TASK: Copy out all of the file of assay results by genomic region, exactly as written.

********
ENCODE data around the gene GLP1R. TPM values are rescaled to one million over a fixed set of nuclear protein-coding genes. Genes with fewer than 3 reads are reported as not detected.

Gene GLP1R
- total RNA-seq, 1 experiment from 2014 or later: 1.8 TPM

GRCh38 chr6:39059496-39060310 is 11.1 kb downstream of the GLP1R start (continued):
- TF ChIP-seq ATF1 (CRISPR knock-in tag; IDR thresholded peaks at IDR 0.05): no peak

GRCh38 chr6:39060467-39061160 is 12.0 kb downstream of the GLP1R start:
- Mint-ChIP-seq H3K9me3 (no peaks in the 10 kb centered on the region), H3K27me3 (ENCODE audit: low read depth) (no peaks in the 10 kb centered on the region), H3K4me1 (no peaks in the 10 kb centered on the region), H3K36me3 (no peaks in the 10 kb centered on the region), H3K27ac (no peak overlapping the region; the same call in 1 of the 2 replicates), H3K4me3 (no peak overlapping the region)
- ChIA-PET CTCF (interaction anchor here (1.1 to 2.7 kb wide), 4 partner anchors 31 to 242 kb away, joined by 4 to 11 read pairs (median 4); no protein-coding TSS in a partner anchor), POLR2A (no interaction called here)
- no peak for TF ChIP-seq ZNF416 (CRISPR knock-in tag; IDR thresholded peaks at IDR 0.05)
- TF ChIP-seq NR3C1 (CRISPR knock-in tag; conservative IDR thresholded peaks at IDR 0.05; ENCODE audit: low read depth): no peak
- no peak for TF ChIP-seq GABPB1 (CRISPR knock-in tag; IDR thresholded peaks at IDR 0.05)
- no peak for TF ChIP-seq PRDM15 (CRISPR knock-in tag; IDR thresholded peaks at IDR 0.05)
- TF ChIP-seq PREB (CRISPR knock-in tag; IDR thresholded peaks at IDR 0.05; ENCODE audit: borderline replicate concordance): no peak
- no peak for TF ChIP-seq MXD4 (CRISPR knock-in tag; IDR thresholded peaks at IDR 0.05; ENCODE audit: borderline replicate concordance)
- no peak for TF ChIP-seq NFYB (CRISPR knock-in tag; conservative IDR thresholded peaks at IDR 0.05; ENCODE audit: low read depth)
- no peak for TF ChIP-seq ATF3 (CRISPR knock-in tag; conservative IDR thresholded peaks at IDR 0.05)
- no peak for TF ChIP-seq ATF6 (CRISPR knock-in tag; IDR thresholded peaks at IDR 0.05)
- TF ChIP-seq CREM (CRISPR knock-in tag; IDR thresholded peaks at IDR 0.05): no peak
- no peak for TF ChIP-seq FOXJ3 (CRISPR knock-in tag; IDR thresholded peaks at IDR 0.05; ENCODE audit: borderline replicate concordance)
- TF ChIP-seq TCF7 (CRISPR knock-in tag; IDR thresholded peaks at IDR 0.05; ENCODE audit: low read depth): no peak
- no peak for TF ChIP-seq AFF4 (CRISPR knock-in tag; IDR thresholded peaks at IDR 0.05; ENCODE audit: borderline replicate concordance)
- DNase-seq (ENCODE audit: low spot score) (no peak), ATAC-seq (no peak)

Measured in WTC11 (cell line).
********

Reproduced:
ENCODE data around the gene GLP1R. TPM values are rescaled to one million over a fixed set of nuclear protein-coding genes. Genes with fewer than 3 reads are reported as not detected.

Gene GLP1R
- total RNA-seq, 1 experiment from 2014 or later: 1.8 TPM

GRCh38 chr6:39059496-39060310 is 11.1 kb downstream of the GLP1R start (continued):
- TF ChIP-seq ATF1 (CRISPR knock-in tag; IDR thresholded peaks at IDR 0.05): no peak

GRCh38 chr6:39060467-39061160 is 12.0 kb downstream of the GLP1R start:
- Mint-ChIP-seq H3K9me3 (no peaks in the 10 kb centered on the region), H3K27me3 (ENCODE audit: low read depth) (no peaks in the 10 kb centered on the region), H3K4me1 (no peaks in the 10 kb centered on the region), H3K36me3 (no peaks in the 10 kb centered on the region), H3K27ac (no peak overlapping the region; the same call in 1 of the 2 replicates), H3K4me3 (no peak overlapping the region)
- ChIA-PET CTCF (interaction anchor here (1.1 to 2.7 kb wide), 4 partner anchors 31 to 242 kb away, joined by 4 to 11 read pairs (median 4); no protein-coding TSS in a partner anchor), POLR2A (no interaction called here)
- no peak for TF ChIP-seq ZNF416 (CRISPR knock-in tag; IDR thresholded peaks at IDR 0.05)
- TF ChIP-seq NR3C1 (CRISPR knock-in tag; conservative IDR thresholded peaks at IDR 0.05; ENCODE audit: low read depth): no peak
- no peak for TF ChIP-seq GABPB1 (CRISPR knock-in tag; IDR thresholded peaks at IDR 0.05)
- no peak for TF ChIP-seq PRDM15 (CRISPR knock-in tag; IDR thresholded peaks at IDR 0.05)
- TF ChIP-seq PREB (CRISPR knock-in tag; IDR thresholded peaks at IDR 0.05; ENCODE audit: borderline replicate concordance): no peak
- no peak for TF ChIP-seq MXD4 (CRISPR knock-in tag; IDR thresholded peaks at IDR 0.05; ENCODE audit: borderline replicate concordance)
- no peak for TF ChIP-seq NFYB (CRISPR knock-in tag; conservative IDR thresholded peaks at IDR 0.05; ENCODE audit: low read depth)
- no peak for TF ChIP-seq ATF3 (CRISPR knock-in tag; conservative IDR thresholded peaks at IDR 0.05)
- no peak for TF ChIP-seq ATF6 (CRISPR knock-in tag; IDR thresholded peaks at IDR 0.05)
- TF ChIP-seq CREM (CRISPR knock-in tag; IDR thresholded peaks at IDR 0.05): no peak
- no peak for TF ChIP-seq FOXJ3 (CRISPR knock-in tag; IDR thresholded peaks at IDR 0.05; ENCODE audit: borderline replicate concordance)
- TF ChIP-seq TCF7 (CRISPR knock-in tag; IDR thresholded peaks at IDR 0.05; ENCODE audit: low read depth): no peak
- no peak for TF ChIP-seq AFF4 (CRISPR knock-in tag; IDR thresholded peaks at IDR 0.05; ENCODE audit: borderline replicate concordance)
- DNase-seq (ENCODE audit: low spot score) (no peak), ATAC-seq (no peak)

Measured in WTC11 (cell line).